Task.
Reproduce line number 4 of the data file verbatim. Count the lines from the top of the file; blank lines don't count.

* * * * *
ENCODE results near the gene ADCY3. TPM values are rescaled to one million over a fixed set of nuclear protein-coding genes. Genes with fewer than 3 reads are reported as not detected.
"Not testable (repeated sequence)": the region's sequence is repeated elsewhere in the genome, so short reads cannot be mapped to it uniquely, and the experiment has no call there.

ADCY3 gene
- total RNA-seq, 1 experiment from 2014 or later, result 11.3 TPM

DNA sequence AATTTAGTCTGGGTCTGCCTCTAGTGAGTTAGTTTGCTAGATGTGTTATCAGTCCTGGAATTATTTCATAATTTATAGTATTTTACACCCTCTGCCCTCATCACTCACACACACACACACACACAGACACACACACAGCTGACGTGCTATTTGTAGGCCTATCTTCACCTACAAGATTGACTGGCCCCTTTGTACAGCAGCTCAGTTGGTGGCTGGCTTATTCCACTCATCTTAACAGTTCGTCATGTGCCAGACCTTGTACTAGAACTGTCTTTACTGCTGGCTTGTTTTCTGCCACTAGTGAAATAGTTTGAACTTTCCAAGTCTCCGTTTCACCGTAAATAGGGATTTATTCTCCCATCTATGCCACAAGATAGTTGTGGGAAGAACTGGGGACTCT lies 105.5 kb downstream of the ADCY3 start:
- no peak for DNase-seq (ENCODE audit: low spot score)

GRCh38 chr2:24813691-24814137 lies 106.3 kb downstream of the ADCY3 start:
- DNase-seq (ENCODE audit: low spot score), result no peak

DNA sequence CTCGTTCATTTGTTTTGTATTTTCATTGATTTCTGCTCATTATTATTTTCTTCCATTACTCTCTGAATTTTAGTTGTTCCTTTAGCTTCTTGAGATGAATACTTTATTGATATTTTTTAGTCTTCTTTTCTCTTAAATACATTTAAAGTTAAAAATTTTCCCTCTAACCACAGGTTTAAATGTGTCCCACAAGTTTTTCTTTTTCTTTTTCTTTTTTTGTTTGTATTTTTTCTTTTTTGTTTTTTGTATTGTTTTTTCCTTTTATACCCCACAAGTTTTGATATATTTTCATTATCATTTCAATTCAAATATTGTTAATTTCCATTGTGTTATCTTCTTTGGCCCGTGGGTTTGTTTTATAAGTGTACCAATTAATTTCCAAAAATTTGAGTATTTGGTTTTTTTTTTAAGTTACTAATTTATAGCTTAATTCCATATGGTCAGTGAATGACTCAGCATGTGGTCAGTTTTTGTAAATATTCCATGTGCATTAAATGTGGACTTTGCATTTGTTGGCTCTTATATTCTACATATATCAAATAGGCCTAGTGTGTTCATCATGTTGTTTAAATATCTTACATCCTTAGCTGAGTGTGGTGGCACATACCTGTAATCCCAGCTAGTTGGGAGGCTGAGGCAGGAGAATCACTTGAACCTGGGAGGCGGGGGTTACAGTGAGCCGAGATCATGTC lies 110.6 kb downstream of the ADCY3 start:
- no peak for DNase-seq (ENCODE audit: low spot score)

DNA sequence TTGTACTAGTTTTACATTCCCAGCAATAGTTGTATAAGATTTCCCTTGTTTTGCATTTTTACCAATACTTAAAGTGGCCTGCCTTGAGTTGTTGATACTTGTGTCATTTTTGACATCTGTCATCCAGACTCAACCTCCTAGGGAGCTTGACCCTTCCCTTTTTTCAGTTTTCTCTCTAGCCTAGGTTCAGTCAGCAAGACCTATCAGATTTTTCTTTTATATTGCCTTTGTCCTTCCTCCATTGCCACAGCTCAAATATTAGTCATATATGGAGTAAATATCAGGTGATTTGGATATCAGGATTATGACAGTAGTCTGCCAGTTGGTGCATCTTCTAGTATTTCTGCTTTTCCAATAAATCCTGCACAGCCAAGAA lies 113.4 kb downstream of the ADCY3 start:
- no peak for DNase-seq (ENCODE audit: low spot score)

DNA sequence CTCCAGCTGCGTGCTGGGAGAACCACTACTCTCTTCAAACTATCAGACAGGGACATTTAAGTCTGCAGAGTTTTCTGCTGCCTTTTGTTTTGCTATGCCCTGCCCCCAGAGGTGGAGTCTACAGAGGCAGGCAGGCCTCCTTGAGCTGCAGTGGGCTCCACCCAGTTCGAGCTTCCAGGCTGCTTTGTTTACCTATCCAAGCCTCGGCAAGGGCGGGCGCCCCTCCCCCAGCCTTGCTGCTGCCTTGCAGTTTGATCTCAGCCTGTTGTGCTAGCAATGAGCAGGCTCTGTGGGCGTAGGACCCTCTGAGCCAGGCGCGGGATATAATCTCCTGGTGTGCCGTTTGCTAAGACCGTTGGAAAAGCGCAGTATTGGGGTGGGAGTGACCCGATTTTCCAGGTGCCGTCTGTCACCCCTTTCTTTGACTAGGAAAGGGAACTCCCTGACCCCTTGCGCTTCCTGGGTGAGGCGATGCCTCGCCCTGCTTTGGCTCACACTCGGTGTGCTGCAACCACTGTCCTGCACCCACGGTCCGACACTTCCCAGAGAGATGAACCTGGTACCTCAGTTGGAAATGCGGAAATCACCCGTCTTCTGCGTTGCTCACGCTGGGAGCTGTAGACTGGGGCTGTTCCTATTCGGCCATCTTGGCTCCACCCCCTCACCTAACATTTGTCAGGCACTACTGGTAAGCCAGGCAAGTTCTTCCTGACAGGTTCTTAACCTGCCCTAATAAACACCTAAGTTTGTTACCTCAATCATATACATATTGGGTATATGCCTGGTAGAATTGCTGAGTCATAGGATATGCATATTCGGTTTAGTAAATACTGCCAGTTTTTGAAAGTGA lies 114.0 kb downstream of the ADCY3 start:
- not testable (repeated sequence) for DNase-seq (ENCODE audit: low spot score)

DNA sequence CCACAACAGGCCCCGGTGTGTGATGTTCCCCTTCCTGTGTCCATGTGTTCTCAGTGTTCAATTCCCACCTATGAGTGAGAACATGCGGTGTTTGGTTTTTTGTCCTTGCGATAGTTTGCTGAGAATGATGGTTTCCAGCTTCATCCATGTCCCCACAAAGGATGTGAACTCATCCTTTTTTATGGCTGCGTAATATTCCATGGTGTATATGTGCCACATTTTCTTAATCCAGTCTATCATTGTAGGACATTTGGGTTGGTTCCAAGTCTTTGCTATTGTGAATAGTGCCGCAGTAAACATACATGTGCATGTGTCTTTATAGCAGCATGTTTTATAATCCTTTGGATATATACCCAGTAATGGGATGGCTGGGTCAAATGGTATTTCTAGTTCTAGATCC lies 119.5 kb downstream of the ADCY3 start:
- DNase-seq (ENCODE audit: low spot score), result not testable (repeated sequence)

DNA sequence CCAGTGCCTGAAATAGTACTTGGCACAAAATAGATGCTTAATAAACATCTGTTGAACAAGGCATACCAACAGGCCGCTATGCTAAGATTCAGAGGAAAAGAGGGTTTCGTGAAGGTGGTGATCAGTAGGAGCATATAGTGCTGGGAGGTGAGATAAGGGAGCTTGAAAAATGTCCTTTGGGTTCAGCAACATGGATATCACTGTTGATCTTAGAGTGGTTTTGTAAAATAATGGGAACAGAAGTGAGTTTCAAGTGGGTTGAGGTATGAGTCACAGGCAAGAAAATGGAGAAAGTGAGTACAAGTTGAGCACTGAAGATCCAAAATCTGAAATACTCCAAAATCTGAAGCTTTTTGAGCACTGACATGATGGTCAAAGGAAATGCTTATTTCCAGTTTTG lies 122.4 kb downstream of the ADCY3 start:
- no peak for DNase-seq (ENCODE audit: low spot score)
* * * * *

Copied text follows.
- total RNA-seq, 1 experiment from 2014 or later, result 11.3 TPM